Cynthia Hudson (Chuan Dun)
Throughout my practice I have come to realize many things. Often, at first I resist, questioning the benefit of doing something. So it was with memorizing the Sutra. Many years ago I memorized The Hear Sutra, but that was because we chant it in class. When the Abbess asked us to work on a diligence card and pick a sutra to read and memorize each day, I thought okay I will read The Sutra of the Eight Realizations of Great Beings each morning when I chant and meditate, but memorize it, no I don’t think that is necessary. Why would I do that? Plus memorization is difficult and takes a lot of effort, I don’t have the time. I just do not see the benefit in doing this.
Each morning for about three weeks I read The Sutra of the Eight Realizations of Great Beings. The more I read the sutra, the more it was on my mind throughout the day. I continued to resist memorizing and even complained about doing so saying it would be too difficult. Then one day, once again, the Abbess said to us all “You should memorize the sutra”.
That night I memorized the first line. I recited the line several times before I went to bed. When I woke up in the morning I recited the line again. I chanted and meditated as usual, then read the rest of the Sutra. The next night I recited the first line and added the next line. The following morning I recited both lines first thing, then chanted, meditated and read the sutra. Again throughout the day I found myself reciting and thinking about the two lines. I continued adding a new line each night, repeating from the beginning all that I had memorized and doing the same each morning when I woke up.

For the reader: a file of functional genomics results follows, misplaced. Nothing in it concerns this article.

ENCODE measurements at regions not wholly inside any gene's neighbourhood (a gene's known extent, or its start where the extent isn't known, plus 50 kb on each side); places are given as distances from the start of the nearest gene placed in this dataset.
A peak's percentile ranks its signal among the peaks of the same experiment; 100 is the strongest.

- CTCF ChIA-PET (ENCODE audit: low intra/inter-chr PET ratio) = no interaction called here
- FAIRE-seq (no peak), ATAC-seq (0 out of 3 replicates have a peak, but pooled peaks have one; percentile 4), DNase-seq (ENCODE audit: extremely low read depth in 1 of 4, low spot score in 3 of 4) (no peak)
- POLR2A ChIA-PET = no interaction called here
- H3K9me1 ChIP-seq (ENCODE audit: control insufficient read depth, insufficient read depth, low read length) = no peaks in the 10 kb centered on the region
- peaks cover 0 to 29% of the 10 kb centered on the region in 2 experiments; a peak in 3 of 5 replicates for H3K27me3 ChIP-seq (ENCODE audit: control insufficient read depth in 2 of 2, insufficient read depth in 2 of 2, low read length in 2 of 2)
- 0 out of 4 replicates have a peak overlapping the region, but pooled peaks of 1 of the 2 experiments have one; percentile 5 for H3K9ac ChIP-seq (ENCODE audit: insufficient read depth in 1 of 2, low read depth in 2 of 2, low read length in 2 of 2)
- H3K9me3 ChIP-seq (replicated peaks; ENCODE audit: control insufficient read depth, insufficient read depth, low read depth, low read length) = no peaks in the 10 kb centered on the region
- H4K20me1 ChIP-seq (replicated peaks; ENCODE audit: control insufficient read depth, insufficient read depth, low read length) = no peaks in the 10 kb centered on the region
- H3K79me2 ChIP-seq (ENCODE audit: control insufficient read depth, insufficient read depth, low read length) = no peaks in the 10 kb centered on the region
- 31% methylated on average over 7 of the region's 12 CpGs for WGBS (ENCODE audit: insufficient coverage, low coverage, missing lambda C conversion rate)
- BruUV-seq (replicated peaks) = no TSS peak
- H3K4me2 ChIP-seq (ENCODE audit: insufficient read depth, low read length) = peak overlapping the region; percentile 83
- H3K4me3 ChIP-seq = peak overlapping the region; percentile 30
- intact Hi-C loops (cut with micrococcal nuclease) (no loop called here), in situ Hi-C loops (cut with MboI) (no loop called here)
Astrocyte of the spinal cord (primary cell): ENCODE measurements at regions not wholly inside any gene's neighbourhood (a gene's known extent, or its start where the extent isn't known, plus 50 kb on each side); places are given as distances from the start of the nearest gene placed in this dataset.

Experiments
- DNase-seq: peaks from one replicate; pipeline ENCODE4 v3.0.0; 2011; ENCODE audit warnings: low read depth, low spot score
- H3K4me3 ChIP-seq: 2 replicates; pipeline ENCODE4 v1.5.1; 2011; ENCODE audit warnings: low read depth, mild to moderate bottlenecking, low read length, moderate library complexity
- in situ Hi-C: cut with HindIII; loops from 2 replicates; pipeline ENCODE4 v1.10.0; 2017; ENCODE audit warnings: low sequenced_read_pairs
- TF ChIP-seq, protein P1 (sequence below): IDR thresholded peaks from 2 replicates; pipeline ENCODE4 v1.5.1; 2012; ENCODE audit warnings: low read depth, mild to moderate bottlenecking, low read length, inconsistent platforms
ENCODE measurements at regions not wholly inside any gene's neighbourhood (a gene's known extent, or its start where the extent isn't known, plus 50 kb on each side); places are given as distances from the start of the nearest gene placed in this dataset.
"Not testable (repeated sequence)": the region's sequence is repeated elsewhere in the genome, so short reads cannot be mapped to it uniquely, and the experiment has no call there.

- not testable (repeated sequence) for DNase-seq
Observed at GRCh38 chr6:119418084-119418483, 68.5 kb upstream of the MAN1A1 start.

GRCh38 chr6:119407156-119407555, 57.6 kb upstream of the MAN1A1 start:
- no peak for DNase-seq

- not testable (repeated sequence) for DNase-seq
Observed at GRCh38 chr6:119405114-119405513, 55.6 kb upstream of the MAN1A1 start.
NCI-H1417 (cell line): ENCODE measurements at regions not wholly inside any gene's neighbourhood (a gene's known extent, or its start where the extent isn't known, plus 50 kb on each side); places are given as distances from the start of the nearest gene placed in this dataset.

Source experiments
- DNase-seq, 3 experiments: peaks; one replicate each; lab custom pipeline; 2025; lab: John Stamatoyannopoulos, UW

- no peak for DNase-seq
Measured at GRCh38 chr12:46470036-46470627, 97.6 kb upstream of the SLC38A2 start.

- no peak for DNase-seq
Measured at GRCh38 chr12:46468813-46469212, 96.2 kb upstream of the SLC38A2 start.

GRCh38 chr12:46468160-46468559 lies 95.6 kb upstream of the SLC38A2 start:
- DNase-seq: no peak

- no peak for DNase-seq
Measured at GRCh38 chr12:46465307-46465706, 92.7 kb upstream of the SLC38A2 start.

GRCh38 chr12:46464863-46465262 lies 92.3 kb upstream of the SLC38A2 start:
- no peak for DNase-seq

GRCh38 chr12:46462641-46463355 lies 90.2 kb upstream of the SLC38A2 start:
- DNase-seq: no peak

It is wonderful to always have the sutra with me, not just at peaceful places like the monastery and at home. To experience this calm in a turbulent environment is remarkable. I finally understand you need to know Buddha’s teachings to practice them in your everyday life.
I am moved by the precision and beauty of the sutra language and the meanings that keep unfolding with each recitation. My mind is focused; listening is more acute; I experience a calm joy. I do not want to sound arrogant or even imply that I get “it” but I have a sense that what Buddha teaches is a part of me.
Words cannot express how grateful I am to the Abbess for asking us to work on our diligence card and memorize a sutra. I am halfway through The Sutra of the Eight Realizations of Great Beings, reading and memorizing a sutra has now become an important part of my practice.